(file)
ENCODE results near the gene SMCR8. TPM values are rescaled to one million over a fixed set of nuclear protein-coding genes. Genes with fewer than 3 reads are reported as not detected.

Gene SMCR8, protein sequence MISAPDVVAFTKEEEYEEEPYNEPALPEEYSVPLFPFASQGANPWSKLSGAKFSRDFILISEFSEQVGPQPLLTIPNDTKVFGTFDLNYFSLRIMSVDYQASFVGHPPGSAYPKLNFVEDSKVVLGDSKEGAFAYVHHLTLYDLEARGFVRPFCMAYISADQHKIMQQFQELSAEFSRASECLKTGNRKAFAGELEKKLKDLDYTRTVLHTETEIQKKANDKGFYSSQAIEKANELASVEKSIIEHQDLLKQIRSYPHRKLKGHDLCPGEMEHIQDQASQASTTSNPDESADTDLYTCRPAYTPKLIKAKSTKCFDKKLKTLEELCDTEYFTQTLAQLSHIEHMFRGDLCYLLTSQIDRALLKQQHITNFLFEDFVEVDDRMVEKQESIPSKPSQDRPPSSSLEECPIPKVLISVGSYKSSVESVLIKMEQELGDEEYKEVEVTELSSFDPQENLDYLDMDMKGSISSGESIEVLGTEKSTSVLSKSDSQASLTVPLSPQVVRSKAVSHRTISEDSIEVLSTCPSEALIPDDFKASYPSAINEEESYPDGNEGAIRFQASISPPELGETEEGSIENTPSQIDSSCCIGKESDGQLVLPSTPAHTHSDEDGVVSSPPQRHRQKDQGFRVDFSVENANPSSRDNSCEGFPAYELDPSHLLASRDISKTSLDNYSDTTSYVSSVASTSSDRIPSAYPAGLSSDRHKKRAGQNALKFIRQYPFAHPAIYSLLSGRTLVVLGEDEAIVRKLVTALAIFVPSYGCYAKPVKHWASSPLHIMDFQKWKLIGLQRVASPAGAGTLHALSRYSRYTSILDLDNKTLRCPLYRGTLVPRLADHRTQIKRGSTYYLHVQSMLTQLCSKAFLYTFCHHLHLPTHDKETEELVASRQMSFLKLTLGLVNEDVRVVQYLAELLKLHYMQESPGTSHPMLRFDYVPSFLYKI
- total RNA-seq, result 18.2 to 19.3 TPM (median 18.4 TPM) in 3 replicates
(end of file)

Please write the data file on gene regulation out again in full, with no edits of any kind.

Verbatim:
ENCODE results near the gene SMCR8. TPM values are rescaled to one million over a fixed set of nuclear protein-coding genes. Genes with fewer than 3 reads are reported as not detected.

Gene SMCR8, protein sequence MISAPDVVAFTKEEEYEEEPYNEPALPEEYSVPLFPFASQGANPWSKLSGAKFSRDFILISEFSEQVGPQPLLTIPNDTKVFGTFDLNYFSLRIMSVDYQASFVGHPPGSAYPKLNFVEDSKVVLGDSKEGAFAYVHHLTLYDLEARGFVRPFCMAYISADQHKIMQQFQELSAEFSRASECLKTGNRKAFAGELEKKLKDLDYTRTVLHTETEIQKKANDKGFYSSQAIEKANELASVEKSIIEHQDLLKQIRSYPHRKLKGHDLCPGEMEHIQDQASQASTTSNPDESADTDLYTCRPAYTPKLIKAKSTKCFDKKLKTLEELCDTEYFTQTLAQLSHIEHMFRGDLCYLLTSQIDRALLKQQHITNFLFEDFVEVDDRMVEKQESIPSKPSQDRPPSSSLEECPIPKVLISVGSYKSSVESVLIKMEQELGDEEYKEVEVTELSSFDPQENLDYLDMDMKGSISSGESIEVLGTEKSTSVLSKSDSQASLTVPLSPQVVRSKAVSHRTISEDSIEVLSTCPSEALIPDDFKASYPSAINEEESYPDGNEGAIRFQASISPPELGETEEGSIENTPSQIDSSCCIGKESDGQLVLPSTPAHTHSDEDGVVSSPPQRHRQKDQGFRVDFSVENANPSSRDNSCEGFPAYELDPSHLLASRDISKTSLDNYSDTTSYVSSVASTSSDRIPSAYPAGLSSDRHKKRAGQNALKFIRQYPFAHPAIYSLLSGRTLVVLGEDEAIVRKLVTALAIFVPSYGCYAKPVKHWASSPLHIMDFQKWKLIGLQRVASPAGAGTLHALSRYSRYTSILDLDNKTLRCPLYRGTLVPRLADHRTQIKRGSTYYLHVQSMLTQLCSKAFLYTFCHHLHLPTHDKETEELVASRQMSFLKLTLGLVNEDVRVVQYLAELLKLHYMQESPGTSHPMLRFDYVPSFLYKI
- total RNA-seq, result 18.2 to 19.3 TPM (median 18.4 TPM) in 3 replicates